'Indispensable': Why the Middle Class Needs Unions Now More Than Ever

We asked you to tell us if unions were necessary to restore wealth to average American families. Some said no. Some said yes. Keep talking.

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'Organized labor is central to any solution to our current economic problems'

The question of whether unions are necessary is misguided. There is no other proven method to ensure that working-class people receive decent wages, safe working conditions, or a voice on the job. Unions continue to provide workers high-quality representation, helping them receive a fair share of the income their work generates while protecting them from capricious bosses, hazards on the job, and harassment from superiors. There are no other known systems that provide workers these benefits.

The better question is why unions have declined. There is a clear answer to this question: a half-century of intentional union-busting from corporations with assists from federal and state governments. Historians have shown that the supposed "Grand Bargain," where companies agreed to unionized workplaces in return for an end to radical workplace action was never accepted by corporate America. Even before World War II, corporations looked to move their unionized factories to non-union states. When unions proved too popular across the United States and when federal labor and environmental protections began affecting profit margins, corporations lobbied the federal government to promote globalization, first through the Border Industrialization Project that allowed American companies to build on the Mexican side of the border and then through a full-scale race to bottom, as companies traveled the globe looking for easily exploited labor. None of this has made unions irrelevant; rather, recent labor defeats are simply the next round in this corporate assault upon the rights of working people.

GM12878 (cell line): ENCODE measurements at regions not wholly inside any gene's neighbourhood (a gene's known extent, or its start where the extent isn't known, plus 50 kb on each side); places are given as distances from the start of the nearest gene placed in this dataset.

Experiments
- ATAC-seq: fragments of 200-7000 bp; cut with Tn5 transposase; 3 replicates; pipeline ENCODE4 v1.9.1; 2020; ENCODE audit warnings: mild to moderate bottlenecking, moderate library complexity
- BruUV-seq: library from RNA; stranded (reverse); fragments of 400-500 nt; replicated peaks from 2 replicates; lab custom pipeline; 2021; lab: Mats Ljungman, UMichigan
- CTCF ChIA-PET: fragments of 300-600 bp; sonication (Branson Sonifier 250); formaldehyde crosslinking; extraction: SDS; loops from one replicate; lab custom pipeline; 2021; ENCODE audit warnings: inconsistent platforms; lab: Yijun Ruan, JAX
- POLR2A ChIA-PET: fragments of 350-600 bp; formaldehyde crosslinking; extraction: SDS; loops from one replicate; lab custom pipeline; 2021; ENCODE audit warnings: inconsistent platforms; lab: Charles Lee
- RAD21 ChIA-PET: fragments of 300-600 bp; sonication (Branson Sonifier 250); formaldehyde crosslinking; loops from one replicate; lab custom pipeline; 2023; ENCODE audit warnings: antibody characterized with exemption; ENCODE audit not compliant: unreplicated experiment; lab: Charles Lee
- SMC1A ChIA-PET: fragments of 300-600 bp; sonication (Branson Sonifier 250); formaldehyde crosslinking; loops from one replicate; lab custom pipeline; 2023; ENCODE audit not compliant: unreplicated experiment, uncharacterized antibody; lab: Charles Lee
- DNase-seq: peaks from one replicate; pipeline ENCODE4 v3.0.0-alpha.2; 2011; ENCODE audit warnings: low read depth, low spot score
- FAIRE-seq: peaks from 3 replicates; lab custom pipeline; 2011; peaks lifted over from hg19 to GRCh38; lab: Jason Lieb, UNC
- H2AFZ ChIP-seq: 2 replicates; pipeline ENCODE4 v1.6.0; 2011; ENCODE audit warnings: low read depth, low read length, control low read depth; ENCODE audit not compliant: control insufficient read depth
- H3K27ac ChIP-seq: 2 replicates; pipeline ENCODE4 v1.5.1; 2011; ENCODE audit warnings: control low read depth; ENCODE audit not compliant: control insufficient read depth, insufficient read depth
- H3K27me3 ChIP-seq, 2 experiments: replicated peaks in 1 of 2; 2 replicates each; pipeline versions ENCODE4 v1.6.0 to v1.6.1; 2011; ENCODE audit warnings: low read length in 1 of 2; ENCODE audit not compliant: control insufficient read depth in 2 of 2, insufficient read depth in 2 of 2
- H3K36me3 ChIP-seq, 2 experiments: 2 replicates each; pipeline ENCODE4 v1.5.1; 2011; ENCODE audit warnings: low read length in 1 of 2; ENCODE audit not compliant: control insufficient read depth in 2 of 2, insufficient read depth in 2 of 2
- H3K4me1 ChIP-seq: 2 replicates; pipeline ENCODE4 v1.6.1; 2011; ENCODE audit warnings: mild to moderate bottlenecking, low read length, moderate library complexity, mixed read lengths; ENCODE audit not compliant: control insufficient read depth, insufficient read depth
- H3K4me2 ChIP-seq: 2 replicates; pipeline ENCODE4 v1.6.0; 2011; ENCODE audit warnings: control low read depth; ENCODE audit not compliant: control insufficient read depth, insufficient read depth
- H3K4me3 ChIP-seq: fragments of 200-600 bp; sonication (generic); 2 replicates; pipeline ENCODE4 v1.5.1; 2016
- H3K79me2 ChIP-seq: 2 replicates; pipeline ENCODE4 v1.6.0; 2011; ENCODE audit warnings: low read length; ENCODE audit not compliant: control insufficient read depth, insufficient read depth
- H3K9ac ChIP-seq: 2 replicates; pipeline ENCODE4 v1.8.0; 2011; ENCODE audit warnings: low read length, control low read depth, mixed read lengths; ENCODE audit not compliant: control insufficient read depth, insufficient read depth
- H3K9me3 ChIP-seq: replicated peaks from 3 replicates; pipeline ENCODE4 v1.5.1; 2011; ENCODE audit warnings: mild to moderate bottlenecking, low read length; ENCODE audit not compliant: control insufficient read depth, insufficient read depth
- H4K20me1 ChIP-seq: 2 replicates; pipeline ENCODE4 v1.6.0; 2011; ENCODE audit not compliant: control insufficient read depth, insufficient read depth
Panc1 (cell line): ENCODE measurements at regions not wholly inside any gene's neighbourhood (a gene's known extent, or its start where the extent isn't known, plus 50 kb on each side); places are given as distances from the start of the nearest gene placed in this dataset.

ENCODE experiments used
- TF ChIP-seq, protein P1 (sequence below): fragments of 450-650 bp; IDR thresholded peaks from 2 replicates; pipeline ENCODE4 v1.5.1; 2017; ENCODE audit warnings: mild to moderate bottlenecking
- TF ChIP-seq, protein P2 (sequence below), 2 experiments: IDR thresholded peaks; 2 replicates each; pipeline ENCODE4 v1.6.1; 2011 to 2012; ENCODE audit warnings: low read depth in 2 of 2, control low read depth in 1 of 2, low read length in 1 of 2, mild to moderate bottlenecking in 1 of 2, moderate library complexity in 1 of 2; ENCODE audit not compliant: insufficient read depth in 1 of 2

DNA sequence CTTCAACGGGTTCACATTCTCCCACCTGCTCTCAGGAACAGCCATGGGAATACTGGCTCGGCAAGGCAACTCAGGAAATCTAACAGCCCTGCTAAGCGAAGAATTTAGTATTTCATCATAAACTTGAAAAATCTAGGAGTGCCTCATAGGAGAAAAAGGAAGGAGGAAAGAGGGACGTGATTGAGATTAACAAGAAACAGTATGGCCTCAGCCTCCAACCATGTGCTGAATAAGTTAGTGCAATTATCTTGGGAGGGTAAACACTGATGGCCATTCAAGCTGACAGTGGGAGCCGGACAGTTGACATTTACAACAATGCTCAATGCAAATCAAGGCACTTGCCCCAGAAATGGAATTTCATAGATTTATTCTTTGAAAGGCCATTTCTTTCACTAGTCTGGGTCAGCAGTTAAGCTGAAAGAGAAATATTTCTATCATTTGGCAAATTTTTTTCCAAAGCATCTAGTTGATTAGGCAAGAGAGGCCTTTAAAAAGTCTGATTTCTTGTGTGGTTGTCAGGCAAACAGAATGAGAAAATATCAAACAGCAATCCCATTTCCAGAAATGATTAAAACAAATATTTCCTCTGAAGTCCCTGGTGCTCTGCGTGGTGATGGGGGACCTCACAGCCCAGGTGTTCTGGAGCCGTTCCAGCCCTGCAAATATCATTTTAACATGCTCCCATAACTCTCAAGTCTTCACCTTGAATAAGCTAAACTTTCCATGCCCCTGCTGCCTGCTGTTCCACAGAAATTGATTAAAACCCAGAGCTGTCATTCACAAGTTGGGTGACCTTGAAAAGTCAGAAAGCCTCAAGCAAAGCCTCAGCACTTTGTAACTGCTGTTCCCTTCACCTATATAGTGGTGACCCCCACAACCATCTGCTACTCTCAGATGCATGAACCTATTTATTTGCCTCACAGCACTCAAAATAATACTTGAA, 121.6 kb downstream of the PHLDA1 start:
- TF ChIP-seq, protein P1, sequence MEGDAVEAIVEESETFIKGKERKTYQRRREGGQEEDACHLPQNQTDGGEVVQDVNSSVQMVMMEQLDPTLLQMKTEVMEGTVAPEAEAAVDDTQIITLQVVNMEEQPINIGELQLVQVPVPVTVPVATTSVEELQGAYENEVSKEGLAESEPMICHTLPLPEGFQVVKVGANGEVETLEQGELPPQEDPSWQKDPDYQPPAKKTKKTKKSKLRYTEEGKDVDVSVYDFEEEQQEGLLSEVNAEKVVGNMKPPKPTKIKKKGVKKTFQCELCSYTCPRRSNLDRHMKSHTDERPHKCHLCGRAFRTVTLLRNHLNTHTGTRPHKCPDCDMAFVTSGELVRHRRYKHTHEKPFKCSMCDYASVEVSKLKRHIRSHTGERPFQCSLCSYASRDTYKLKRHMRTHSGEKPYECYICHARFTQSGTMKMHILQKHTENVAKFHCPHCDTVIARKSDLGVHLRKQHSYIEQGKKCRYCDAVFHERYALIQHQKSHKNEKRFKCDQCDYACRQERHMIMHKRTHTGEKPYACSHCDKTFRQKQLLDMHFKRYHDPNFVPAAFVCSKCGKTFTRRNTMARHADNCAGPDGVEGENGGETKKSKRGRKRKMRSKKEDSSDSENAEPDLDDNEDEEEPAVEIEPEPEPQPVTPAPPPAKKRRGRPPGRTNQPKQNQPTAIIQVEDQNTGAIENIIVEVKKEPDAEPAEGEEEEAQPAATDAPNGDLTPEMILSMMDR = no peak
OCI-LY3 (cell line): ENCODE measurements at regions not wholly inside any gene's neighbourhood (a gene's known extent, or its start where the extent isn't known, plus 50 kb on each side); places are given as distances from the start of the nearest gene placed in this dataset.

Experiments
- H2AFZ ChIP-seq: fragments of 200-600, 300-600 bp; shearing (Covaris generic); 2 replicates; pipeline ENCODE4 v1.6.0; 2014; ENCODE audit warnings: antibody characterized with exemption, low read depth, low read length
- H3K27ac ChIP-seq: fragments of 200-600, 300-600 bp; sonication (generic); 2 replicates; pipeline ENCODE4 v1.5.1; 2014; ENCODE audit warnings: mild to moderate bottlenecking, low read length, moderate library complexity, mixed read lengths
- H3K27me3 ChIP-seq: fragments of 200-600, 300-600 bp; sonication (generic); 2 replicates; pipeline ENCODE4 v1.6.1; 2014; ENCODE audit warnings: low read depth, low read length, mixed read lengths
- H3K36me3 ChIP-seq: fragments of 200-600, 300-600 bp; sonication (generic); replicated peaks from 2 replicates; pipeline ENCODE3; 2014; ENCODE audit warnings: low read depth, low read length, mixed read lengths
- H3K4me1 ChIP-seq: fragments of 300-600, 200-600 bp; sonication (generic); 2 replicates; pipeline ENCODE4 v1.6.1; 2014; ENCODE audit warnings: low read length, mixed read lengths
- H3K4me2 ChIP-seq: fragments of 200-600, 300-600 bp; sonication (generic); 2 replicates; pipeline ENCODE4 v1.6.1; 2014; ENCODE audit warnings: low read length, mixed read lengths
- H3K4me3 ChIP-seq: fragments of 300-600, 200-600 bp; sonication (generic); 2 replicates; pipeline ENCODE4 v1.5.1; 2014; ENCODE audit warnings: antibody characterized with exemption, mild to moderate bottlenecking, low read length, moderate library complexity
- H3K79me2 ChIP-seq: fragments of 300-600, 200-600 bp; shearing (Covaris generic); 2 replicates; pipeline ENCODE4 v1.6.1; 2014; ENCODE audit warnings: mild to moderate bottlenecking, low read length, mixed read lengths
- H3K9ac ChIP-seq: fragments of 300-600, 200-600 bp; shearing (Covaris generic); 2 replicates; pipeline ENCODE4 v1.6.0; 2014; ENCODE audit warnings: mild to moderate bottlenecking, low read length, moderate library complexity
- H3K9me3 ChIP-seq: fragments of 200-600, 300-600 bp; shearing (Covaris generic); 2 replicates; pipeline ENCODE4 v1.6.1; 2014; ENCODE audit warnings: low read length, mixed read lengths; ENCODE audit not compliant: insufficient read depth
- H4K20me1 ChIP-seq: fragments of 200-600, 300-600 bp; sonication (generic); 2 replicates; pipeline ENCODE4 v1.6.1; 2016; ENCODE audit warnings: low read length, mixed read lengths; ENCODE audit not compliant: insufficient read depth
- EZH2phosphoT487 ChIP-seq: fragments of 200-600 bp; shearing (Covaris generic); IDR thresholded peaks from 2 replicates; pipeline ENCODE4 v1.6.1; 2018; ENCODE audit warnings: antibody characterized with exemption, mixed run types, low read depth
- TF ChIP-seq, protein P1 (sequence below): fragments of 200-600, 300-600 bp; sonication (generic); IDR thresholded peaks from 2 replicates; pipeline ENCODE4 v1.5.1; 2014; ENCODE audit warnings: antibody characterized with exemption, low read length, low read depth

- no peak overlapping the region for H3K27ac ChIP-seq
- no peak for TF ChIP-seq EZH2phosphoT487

Simply asking a question like whether unions are necessary gives credence to right-wing talking points about organized labor. We need to focus on how to fight back against the corporate malfeasance and greed that has undermined the American working class and plunged the economy into stagnation that has already reached a half-decade. Organized labor is central to any solution to our current economic problems. It is worth noting that the heyday of organized labor coincided with the longest period of growth in the history of the American economy. Only strong unions can provide a fair piece of the economic pie to the working and middle-classes, creating a robust economy that benefits all Americans.  - Erik Loomis


You'll note that the steepest decline in membership takes place around the time of the Reagan and Bush administrations.  It isn't coincidence.  For 12 years, a Republican appointed the members of the labor dispute resolution panels and the general counsels who would prosecute violations of labor law.  I'm guessing that employers took advantage of a general lack of urgency during that period, and unions had no meaningful response that didn't involve an armed uprising.

Labor disputes aren't heard by courts until they've passed through a panoply of administrative bodies whose purpose is to hear and settle labor disputes.  In the U.S., there are three:  the National Labor Relations Board (handling state/city public employees, Postal Service employees and the private sector, excepting those airline and railway employees covered by the Adamson Act), the National Mediation Board (those airline and railway employees covered by the Adamson Act), and the Federal Labor Relations Authority (handling federal public employees).  In theory, these bodies act to relieve pressure on the court system for grievances between the employees who are either represented or seeking to be represented by a union, and their employer.  The general counsels prosecute violations and give out penalties.

In practice, employers know that there are rarely real consequences to be suffered from flouting any of those boards, and this is especially true when a Republican appoints their members.  What penalties there are do not deter employers, who are willing to take a chance on paying the modest damages involved with harming most employees in order to deter others.  While a Democrat is in office, you have a chance of seeing the NLRB or FLRA do its job in a timely manner and in accordance with the law, as with Boeing.  But half of the time, you can't reasonably expect it.  Unless unions can count on the government to help them, then they fail until things are bad enough for the membership to consider violent alternatives (and thank God they aren't). -- kindasorta

'Organized labor is critical'